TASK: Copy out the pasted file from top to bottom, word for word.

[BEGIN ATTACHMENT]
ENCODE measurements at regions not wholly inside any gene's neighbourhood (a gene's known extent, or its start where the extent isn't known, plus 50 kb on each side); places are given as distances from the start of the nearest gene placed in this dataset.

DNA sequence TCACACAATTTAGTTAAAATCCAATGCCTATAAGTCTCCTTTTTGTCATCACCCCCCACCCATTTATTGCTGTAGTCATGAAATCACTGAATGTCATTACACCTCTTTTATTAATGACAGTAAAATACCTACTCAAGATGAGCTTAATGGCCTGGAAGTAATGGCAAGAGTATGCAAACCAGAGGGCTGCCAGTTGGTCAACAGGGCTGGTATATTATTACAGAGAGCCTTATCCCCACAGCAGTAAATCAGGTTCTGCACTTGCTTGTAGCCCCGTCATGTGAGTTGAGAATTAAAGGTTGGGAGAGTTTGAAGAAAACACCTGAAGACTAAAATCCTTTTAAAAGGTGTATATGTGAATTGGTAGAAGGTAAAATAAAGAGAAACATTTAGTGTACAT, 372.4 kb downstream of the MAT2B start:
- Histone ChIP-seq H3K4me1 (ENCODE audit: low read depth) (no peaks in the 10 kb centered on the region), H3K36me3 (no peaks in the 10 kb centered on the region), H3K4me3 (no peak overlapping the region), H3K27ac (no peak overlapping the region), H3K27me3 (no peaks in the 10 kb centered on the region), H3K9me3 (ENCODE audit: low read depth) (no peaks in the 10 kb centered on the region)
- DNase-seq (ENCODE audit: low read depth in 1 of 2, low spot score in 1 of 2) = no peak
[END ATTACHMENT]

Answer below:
ENCODE measurements at regions not wholly inside any gene's neighbourhood (a gene's known extent, or its start where the extent isn't known, plus 50 kb on each side); places are given as distances from the start of the nearest gene placed in this dataset.

DNA sequence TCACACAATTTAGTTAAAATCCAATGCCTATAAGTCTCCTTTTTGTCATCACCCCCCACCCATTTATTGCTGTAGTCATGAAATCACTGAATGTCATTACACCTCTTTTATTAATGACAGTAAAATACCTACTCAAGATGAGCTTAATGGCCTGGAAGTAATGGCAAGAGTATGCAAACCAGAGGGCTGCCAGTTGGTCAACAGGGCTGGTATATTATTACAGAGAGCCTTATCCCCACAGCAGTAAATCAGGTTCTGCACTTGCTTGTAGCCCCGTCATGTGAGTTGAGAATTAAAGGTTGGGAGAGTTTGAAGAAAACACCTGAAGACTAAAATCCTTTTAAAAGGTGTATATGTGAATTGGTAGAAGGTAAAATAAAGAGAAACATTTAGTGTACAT, 372.4 kb downstream of the MAT2B start:
- Histone ChIP-seq H3K4me1 (ENCODE audit: low read depth) (no peaks in the 10 kb centered on the region), H3K36me3 (no peaks in the 10 kb centered on the region), H3K4me3 (no peak overlapping the region), H3K27ac (no peak overlapping the region), H3K27me3 (no peaks in the 10 kb centered on the region), H3K9me3 (ENCODE audit: low read depth) (no peaks in the 10 kb centered on the region)
- DNase-seq (ENCODE audit: low read depth in 1 of 2, low spot score in 1 of 2) = no peak